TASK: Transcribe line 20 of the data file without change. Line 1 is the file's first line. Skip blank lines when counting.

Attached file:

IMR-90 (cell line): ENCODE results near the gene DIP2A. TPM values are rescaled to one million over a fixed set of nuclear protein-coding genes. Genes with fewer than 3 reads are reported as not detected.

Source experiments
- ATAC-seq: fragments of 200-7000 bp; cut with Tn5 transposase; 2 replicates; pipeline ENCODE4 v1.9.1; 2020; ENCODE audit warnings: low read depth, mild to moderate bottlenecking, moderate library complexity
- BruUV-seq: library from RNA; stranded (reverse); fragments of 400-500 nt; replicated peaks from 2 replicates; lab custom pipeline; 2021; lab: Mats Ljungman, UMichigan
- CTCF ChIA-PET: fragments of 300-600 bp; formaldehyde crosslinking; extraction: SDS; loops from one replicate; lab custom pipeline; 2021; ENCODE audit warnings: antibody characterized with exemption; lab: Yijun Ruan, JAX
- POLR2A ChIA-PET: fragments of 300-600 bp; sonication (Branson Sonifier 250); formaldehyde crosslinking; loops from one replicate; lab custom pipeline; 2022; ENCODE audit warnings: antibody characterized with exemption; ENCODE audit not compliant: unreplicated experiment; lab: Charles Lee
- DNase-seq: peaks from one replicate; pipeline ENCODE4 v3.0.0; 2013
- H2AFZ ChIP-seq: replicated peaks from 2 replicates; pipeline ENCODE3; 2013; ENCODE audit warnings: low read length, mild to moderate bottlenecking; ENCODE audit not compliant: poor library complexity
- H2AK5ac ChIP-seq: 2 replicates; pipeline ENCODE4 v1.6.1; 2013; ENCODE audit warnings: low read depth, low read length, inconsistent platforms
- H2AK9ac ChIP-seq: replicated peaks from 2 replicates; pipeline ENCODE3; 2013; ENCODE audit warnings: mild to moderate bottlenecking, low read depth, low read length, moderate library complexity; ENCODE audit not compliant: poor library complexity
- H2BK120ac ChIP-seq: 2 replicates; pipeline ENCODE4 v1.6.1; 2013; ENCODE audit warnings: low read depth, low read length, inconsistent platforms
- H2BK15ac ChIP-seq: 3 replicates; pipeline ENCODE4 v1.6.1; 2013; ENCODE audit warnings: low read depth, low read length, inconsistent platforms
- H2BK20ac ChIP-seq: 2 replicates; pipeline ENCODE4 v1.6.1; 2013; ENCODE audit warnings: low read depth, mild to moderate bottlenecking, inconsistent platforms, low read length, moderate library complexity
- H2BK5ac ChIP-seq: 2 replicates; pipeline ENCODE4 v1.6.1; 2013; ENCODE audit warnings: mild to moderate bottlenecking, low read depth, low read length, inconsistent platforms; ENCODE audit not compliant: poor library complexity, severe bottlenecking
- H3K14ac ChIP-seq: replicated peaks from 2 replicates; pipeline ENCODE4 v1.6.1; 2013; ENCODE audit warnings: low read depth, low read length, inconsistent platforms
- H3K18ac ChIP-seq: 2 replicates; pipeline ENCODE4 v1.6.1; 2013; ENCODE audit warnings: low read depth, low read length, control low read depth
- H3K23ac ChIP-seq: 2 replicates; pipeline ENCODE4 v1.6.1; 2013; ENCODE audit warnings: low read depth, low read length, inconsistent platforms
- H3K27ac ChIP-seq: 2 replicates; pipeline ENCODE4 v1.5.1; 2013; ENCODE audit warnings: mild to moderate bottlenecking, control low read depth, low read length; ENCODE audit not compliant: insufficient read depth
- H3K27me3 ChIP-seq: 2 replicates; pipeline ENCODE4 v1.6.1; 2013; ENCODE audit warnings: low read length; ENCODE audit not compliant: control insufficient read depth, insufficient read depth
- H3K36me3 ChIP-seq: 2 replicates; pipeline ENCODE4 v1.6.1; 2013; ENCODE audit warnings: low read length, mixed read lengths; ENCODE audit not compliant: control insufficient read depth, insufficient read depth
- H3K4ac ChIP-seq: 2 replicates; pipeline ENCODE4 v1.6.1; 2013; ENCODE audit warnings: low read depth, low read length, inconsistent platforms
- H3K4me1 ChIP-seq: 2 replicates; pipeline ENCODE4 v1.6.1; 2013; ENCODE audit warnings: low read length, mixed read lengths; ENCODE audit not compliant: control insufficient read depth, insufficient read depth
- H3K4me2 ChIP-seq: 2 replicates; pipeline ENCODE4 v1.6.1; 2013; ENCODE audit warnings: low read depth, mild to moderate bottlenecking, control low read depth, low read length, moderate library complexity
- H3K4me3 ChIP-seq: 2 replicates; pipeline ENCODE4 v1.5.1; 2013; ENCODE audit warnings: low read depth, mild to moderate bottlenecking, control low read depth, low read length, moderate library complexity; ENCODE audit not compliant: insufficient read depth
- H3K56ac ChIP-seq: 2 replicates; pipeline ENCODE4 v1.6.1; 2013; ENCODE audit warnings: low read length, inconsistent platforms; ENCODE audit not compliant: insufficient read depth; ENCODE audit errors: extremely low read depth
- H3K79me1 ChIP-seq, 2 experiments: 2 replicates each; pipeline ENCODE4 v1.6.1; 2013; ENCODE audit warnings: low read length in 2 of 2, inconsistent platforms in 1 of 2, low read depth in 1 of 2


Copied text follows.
- H3K36me3 ChIP-seq: 2 replicates; pipeline ENCODE4 v1.6.1; 2013; ENCODE audit warnings: low read length, mixed read lengths; ENCODE audit not compliant: control insufficient read depth, insufficient read depth